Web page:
Whenever prescription drugs are used, harm can occur, either intentionally or unintentionally, in people not prescribed the medication. Patients play an important role in the handling and disposal of their medications. Drug take-back programs are available in many localities to assist consumers in disposing of unwanted medications (see the Drug Enforcement Administration Web page on the National Take-Back Initiative: http://1.usa.gov/K4tvZA). Depending on the location, these sites may or may not accept controlled substances. The Food and Drug Administration (FDA) has recently issued a reminder (http://1.usa.gov/I8ueeh) concerning the safe disposal of fentanyl transdermal systems, or patches (such as Duragesic).
The alert follows a review of 26 reports from the last 15 years of accidental exposure to or ingestion of fentanyl in children that was related to used fentanyl patches. Ten of the 26 cases resulted in death and 12 in hospitalization. Sixteen occurred in children ages two years or younger. The alert also notes that young children are at particular risk for accidental exposure to fentanyl patches; cases have been reported in which a child has sucked on or swallowed a discarded fentanyl patch. A young child is even at risk for fentanyl exposure when someone holding the child is wearing a patch that isn't firmly secured to the skin.
This isn't the first time that the FDA has offered warnings about the improper use or disposal of fentanyl. Safety alerts were issued in 2005 and 2006 after receiving reports of life-threatening events and death from accidental fentanyl overdosage. Those warnings centered on excessive dosing of fentanyl caused by misapplication of the patches (cutting them so that rapid release of the drug occurred, applying a patch to raw or irritated skin, or failing to remove the old patch when a new patch was applied). The FDA states that most medications can be safely disposed of in the household trash by mixing the pills or tablets into an undesirable substance (such as cat litter or used coffee grounds), then placing them into a sealed bag or container for disposal. Fentanyl patches are among a few drugs, nearly all narcotics (the exception being diazepam rectal gel), that the FDA recommends flushing (see Table 1 for a list of drugs that should be flushed). Fentanyl patches should be folded in half with the adhesive (medication) side folded together. Although some concerns about the environmental impact of flushing fentanyl and other opioids have been raised, the FDA believes that the risk of accidental exposure to fentanyl from a used patch outweighs the risk to the environment. Although it's true that trace amounts of many medications have been identified in water supplies, the most significant source is from normal excretion of drugs through urine and stool.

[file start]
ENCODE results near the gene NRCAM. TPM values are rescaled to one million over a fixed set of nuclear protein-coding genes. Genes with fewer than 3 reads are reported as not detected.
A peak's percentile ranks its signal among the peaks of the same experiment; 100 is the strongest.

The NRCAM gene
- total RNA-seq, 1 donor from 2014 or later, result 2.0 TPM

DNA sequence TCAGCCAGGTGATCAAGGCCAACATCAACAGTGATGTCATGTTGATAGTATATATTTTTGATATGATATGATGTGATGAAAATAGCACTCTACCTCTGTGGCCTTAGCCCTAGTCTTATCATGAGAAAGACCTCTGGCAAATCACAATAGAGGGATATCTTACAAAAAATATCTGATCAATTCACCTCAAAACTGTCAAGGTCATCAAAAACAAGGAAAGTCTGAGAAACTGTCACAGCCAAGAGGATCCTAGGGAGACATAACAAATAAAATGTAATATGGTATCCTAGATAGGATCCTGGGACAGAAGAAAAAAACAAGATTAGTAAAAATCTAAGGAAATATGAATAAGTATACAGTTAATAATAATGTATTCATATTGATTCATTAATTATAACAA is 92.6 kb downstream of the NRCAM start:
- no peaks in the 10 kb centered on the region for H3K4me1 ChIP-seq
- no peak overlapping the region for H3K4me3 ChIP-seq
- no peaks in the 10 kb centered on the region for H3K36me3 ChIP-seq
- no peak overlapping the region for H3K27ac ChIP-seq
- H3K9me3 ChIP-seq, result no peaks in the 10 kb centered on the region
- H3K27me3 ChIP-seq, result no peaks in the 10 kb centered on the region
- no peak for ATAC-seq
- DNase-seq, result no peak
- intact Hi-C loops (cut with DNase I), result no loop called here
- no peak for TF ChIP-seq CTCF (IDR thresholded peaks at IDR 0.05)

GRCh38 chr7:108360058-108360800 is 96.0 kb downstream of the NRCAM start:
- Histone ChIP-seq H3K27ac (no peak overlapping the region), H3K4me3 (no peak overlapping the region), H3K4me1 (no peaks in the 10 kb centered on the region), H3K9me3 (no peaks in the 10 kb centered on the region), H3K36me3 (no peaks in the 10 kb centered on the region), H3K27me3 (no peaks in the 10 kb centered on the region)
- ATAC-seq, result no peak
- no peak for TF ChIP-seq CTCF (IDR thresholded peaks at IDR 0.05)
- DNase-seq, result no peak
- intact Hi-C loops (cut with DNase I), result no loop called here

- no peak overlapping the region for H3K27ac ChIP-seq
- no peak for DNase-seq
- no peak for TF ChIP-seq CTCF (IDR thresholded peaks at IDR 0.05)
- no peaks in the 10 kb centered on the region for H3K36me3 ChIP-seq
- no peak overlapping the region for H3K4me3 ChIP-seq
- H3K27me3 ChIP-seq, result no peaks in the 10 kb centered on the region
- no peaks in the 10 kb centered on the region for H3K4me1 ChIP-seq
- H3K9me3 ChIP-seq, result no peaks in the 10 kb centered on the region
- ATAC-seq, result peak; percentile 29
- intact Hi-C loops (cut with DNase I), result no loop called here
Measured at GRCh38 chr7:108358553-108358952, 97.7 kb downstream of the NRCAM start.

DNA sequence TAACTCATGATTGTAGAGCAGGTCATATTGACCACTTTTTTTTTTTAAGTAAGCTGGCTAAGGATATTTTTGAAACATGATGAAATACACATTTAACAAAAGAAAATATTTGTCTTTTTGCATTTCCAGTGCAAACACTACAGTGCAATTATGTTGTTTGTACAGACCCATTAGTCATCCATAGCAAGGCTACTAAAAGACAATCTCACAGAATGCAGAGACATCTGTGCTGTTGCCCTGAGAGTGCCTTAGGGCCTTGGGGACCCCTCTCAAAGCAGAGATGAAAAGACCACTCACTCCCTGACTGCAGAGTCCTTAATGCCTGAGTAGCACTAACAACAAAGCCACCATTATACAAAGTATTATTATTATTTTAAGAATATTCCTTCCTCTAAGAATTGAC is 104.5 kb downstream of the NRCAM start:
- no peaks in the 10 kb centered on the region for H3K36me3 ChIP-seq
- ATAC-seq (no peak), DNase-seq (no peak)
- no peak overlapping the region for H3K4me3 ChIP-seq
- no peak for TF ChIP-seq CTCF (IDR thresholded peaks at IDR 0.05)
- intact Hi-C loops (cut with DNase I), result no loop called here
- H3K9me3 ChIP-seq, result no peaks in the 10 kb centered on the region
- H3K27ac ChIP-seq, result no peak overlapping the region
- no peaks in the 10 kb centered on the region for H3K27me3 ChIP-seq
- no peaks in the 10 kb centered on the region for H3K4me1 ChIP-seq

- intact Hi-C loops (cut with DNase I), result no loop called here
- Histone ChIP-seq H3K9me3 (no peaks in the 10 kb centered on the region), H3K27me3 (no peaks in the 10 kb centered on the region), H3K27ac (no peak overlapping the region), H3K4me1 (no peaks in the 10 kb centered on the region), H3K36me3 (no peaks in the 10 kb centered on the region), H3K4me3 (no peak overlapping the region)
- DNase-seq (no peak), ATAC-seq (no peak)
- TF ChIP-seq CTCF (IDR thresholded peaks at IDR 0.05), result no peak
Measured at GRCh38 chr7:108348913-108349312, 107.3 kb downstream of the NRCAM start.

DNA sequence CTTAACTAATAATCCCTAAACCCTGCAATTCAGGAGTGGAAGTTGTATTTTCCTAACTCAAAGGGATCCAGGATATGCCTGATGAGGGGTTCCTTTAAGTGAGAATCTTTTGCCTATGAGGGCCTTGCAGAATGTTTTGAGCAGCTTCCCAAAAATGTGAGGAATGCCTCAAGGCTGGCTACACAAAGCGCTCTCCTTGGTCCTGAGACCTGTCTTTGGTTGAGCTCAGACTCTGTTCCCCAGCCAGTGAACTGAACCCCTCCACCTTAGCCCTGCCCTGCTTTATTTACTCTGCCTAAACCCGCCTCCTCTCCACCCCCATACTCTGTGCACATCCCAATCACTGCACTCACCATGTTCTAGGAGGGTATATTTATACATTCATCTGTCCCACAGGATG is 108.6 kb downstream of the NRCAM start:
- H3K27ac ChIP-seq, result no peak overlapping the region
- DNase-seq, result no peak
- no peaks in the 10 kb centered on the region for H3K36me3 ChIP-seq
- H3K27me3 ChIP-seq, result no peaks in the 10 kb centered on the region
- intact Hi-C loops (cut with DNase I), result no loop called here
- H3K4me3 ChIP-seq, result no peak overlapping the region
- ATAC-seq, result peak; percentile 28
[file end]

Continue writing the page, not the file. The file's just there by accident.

The information about the safe application and disposal of fentanyl patches is, and has been, on the drug label. Reports of overexposure to fentanyl, with subsequent life-threatening adverse effects, continue to occur despite the label warnings and FDA public safety alerts, which indicates a need for more-thorough patient education regarding the safe use of fentanyl patches. Nurses who care for patients using fentanyl patches in the home should, first and foremost, instruct them and their family caregivers to read the label information on how to use the drug safely and inform them that the safest method of disposal is folding the used patch and flushing it down the toilet. This is especially important if the patient comes in contact with young children. Because fentanyl overdosage can be fatal, instruct patients and their families to be alert for these signs: trouble breathing or slow or shallow breathing; a slow heartbeat; severe sleepiness; cold, clammy skin; trouble walking or talking; or feeling faint, dizzy, or confused. If any of these signs is present, the person requires immediate medical attention. For further details on the proper use of fentanyl patches, see the November 2005 Drug Watch.